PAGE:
Azadeh is one of the oldest dance studios for oriental dance (belly dance) in Berlin Charlottenburg. It was founded in the same place in 1990 by the dancer and architect Karin Kalliko. Katharina Joumana has been teaching as a dancer at Azadeh since 1995. In 2001 she took over the sole leadership of the studio. The name Azadeh stands today for Katharina Joumana's particular dancing and teaching style, which has strongly influenced the Berlin dance scene. Katharina Joumana and her fellow teachers impart dance technique for beginners to professionals, complemented by cultural background knowledge, enthusiasm for music and the joy of dancing. Dancers and teachers who are today well-known in Germany and abroad have passed through Katharina Joumana's school.
16 courses at different levels are given at Azadeh in a light-flooded, 100 m2 loft in a warm and pleasant atmosphere. An oriental corner invites you to relax with a glass of tea from the samovar. Studio shows offer pupils of different levels the opportunity to present the dances they have learned in their lessons. Workshops take place several times a year, with internationally active, mostly Egyptian teachers, so the dance can be deepened and experienced authentically.
Oriental Dance (belly dance)
Oriental dance is a special form of expression for women. It is probably one of the oldest dances in the world, with its origins in Africa. Precursors of this dance are found in Egyptian wall paintings from 1400 BC. It spread throughout the whole Arab world as an art form deeply rooted in everyday life. Oriental dance has developed up to the present into an elegant, expressive art form, which enjoys a growing popularity amongst us as well. The soft, graceful movements are not only aesthetically impressive, they also relax tension, build self-confidence and keep the whole body fit. Oriental dance is a very free dance, in which inner feelings are expressed vivaciously. Oriental dance improves not only physical elegance but also personal appeal.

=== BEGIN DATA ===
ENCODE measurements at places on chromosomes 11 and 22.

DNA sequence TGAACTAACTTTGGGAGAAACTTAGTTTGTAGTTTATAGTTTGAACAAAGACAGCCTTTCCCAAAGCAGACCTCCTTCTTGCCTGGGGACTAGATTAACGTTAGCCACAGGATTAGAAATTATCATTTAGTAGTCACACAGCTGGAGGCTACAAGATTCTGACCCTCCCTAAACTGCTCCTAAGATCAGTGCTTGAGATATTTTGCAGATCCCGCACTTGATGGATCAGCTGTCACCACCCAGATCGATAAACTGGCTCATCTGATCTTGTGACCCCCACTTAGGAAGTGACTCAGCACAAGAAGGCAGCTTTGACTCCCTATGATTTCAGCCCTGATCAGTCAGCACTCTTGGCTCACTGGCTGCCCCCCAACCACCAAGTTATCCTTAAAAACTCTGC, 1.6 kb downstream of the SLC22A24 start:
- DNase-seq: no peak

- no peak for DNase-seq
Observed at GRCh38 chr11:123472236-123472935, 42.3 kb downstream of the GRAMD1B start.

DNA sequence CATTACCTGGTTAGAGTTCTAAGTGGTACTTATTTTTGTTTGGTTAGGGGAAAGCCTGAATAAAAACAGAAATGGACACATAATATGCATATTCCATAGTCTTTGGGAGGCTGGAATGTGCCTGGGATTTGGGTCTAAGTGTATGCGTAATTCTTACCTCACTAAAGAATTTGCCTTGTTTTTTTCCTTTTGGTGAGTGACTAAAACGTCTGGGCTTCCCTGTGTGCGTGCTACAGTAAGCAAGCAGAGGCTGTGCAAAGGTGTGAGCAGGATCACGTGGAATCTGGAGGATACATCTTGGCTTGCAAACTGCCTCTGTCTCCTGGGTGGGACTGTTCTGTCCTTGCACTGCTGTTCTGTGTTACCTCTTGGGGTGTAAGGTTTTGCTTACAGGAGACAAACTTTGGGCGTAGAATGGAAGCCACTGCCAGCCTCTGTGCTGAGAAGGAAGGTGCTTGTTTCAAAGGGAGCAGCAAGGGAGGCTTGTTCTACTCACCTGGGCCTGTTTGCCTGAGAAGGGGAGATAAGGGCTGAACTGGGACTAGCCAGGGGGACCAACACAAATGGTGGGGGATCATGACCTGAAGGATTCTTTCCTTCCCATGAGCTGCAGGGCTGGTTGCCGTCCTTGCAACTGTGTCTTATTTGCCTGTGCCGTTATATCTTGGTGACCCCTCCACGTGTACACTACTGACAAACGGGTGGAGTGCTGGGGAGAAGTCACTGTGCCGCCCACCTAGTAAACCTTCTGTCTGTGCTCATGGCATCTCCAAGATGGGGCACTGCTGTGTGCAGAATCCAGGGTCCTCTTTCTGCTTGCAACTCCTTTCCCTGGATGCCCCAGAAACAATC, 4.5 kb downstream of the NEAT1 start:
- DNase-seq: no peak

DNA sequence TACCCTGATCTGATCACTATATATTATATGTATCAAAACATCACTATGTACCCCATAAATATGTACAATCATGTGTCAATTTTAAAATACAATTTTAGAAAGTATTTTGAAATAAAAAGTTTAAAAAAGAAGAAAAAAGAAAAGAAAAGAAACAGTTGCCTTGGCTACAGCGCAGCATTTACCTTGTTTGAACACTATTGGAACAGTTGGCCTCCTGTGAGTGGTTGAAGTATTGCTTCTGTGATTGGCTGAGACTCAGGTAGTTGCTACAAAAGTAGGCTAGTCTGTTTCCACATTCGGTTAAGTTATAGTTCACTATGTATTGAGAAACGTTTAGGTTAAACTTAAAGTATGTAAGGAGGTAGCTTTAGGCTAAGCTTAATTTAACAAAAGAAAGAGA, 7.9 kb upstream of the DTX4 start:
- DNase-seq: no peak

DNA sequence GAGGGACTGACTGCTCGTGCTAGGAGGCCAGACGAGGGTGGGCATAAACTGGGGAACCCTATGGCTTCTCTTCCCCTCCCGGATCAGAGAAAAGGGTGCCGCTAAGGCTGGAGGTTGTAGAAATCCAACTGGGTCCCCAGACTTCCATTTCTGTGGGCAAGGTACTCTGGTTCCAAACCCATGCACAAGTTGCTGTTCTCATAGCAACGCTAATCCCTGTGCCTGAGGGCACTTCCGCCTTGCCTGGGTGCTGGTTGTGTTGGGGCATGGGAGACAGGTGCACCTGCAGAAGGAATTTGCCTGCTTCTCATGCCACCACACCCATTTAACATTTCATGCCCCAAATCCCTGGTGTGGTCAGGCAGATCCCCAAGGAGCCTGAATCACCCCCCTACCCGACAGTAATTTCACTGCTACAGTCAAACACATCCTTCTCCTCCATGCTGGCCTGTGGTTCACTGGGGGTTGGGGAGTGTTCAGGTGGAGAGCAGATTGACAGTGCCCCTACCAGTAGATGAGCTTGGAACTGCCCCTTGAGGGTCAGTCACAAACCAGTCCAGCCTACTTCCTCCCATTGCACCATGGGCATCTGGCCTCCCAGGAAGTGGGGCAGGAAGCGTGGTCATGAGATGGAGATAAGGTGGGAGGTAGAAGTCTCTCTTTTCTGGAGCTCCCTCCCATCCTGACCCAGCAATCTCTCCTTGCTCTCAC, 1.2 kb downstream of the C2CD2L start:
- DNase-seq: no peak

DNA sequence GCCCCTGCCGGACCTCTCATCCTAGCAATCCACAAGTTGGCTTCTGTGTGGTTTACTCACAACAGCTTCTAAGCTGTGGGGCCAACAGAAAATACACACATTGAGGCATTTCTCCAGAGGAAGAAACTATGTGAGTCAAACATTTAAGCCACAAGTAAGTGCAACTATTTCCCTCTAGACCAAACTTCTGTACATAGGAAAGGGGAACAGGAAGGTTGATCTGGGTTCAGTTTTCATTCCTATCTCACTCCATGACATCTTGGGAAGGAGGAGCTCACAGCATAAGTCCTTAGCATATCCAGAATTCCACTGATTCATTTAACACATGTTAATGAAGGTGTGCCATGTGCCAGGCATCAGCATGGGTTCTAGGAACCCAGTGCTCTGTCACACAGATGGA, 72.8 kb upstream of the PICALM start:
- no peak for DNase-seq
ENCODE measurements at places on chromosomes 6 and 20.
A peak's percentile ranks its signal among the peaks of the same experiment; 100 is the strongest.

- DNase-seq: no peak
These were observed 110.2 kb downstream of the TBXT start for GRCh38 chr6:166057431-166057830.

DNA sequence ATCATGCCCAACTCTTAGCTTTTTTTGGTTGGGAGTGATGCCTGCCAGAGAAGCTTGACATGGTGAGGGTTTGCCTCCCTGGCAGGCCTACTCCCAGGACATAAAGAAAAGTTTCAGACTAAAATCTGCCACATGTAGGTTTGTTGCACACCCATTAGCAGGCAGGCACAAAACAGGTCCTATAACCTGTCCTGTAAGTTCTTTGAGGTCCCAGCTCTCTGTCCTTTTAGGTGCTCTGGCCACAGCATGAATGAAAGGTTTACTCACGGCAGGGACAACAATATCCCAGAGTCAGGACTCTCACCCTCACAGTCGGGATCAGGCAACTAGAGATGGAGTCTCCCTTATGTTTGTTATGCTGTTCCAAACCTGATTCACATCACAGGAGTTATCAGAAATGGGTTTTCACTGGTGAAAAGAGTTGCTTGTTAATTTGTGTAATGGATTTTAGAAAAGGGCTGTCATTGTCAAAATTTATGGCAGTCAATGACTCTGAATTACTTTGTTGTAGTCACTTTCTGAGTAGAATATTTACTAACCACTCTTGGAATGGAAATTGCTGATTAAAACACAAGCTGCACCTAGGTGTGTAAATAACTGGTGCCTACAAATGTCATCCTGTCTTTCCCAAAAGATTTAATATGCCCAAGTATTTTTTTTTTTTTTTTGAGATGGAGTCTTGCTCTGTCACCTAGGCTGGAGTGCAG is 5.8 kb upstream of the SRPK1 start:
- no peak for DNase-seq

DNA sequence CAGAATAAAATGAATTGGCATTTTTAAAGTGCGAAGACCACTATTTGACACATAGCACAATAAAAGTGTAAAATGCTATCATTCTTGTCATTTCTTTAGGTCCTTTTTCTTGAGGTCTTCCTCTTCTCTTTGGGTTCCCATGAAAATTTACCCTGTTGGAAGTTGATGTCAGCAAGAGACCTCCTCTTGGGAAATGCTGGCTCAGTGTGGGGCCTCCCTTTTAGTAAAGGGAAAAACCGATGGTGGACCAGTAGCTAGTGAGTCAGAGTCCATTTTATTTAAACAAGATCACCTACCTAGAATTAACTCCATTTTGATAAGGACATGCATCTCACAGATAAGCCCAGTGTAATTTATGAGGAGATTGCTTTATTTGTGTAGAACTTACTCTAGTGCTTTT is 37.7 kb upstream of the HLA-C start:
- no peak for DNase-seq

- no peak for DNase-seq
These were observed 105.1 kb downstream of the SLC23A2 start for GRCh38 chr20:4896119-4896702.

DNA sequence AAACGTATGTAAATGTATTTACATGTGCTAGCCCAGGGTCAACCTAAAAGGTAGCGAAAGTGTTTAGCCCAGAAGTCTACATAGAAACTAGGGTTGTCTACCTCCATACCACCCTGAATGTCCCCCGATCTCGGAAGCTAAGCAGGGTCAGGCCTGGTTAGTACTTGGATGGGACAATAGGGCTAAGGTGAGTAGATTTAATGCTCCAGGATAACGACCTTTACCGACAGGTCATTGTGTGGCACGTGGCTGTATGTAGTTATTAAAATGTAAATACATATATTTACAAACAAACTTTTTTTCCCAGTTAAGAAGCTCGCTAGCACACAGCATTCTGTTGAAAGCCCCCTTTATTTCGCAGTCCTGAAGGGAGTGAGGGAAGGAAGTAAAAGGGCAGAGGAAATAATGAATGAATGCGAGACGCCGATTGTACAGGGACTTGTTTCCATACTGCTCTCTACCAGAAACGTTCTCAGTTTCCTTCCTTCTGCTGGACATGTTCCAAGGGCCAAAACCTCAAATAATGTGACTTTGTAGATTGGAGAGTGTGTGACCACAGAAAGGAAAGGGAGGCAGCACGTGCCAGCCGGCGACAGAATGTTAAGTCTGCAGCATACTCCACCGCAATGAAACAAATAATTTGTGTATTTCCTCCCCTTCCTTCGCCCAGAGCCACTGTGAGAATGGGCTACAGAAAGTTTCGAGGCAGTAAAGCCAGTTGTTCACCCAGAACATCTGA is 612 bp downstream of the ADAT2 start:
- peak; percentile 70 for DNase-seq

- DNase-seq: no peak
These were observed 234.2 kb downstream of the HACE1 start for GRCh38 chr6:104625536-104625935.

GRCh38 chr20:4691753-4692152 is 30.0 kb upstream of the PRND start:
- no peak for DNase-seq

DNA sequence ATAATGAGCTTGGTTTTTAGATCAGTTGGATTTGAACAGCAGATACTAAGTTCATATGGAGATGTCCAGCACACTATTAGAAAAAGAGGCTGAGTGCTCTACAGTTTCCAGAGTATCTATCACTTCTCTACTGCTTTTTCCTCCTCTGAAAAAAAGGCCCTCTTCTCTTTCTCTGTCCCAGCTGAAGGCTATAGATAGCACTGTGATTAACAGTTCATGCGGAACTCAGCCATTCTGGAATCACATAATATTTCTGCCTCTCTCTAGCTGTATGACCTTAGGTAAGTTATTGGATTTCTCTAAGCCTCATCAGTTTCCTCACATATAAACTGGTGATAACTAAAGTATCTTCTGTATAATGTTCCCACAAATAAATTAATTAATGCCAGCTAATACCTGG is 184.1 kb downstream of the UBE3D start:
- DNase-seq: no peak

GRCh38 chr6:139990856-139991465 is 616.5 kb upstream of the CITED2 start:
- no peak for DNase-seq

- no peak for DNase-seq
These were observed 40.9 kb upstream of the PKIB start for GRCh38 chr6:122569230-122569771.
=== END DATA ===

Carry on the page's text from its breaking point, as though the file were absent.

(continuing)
Oriental dance (belly dance) means pleasure in movement, expression and zest for life. These elements should flow together into the lesson and be felt. After an introduction with warm-up and relaxation exercises, the dance techniques are imparted, building on each other in steps. Single movements and figures are sensitively taught and individually corrected.
The basic patterns learned are then brought together in complete choreographies or applied in free dance. Parts of the lesson programme are the different styles, e.g. stick dance, veil dance, balady or dancing with cymbals.
The imparting of background information on the origin and style of the individual dances belongs here too. Particular importance is attached to the assumption of a healthy bodily posture, thus a part of the lesson is aimed at building specific muscles and loosening the abdomen.